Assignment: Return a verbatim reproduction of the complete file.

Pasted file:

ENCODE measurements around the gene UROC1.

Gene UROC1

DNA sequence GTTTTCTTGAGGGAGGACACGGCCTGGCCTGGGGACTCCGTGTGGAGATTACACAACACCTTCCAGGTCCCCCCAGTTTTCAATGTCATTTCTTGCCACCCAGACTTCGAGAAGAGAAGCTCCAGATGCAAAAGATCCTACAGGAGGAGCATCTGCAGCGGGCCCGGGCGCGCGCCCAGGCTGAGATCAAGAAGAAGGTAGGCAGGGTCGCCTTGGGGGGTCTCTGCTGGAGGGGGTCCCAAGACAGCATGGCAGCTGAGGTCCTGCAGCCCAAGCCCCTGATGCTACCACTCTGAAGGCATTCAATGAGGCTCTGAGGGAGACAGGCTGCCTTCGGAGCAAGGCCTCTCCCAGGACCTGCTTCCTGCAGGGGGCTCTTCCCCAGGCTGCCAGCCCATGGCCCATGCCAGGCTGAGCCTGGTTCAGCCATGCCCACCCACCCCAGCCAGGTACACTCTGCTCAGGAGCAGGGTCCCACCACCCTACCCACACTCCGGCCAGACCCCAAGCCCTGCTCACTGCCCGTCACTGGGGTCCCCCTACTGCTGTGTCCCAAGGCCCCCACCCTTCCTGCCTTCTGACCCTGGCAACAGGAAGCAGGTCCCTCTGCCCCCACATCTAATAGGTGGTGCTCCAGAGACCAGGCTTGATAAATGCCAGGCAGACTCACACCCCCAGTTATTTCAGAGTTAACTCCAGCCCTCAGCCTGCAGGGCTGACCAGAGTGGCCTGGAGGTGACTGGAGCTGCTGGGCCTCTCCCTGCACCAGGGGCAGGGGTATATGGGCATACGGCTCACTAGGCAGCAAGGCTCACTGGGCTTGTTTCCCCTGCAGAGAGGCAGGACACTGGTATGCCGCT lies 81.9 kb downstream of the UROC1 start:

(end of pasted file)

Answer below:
ENCODE measurements around the gene UROC1.

Gene UROC1

DNA sequence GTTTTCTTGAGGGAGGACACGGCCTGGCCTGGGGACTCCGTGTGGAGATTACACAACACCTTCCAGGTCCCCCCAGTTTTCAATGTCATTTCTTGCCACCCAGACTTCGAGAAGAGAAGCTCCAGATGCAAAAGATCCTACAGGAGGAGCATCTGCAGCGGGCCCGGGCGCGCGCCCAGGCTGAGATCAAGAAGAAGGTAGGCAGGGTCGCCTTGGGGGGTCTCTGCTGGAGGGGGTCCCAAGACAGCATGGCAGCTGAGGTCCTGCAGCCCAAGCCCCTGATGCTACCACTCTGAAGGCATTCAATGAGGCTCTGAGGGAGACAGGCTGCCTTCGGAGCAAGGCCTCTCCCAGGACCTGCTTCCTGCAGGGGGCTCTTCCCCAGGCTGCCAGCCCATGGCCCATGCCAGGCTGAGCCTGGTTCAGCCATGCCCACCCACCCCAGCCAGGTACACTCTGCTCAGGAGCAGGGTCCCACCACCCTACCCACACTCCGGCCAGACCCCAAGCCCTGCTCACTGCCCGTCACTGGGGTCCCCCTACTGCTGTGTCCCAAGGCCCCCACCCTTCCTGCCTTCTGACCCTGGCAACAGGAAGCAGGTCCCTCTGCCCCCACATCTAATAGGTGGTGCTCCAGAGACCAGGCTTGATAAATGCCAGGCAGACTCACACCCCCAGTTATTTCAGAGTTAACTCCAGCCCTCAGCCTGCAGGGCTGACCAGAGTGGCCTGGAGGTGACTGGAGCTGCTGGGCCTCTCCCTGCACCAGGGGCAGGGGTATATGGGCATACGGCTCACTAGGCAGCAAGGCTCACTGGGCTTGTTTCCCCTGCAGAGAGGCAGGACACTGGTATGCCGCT lies 81.9 kb downstream of the UROC1 start: